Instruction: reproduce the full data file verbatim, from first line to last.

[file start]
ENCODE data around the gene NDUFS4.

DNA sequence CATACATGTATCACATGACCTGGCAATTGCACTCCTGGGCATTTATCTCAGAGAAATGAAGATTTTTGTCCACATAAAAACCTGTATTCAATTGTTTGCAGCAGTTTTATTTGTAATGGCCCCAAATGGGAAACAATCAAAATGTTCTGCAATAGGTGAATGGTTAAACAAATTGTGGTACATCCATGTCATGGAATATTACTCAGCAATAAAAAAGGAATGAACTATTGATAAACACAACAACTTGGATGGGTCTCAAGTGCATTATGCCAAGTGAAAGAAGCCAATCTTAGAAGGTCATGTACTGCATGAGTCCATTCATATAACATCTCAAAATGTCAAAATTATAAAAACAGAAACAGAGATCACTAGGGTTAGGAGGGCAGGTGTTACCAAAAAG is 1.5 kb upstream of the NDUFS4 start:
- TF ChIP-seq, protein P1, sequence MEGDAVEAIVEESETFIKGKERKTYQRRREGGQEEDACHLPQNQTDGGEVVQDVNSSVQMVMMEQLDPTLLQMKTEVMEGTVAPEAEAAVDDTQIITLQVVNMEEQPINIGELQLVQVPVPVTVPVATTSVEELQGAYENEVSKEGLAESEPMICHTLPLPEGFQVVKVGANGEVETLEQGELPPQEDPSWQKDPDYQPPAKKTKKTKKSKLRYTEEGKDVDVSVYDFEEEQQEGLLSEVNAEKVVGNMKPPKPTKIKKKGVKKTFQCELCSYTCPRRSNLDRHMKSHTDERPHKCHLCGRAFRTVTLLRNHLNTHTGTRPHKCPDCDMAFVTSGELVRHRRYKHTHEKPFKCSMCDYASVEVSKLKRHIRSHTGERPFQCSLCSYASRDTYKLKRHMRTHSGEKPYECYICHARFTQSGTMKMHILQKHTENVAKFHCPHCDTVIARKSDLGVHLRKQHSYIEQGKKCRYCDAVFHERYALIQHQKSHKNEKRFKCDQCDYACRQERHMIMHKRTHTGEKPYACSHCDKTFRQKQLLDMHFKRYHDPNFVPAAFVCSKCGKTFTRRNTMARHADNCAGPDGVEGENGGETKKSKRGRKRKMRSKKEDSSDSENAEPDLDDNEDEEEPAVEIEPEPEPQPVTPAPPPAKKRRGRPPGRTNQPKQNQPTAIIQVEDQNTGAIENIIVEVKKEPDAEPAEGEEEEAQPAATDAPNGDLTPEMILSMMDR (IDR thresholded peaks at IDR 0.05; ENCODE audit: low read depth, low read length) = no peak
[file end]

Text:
ENCODE data around the gene NDUFS4.

DNA sequence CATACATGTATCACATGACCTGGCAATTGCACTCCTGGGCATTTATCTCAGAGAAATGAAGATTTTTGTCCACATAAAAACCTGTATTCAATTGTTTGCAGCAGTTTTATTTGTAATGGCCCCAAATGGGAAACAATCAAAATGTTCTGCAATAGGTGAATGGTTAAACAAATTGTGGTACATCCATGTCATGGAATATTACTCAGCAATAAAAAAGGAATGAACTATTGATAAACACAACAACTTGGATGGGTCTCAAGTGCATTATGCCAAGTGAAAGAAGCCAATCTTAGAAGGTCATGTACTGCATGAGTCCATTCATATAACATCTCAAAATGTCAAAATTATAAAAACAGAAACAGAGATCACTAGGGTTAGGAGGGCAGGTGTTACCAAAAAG is 1.5 kb upstream of the NDUFS4 start:
- TF ChIP-seq, protein P1, sequence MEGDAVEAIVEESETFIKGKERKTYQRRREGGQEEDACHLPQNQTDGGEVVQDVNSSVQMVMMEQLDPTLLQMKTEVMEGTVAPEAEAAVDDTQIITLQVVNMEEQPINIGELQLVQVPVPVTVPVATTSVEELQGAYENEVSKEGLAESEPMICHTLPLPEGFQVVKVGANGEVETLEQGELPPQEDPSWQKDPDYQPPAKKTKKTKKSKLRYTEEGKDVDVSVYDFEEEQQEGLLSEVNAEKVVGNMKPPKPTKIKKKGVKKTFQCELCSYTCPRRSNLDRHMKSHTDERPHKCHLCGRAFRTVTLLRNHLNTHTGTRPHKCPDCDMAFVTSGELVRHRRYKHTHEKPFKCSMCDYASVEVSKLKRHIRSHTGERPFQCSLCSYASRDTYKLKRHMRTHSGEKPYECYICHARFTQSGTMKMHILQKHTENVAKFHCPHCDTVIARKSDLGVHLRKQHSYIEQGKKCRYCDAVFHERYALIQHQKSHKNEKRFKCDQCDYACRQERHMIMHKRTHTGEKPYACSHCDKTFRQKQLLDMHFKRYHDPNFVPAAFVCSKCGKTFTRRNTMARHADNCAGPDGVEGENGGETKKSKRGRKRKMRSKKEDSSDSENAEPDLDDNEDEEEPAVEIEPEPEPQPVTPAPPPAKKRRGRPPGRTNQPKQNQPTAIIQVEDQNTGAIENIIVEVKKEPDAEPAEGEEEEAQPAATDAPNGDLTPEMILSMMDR (IDR thresholded peaks at IDR 0.05; ENCODE audit: low read depth, low read length) = no peak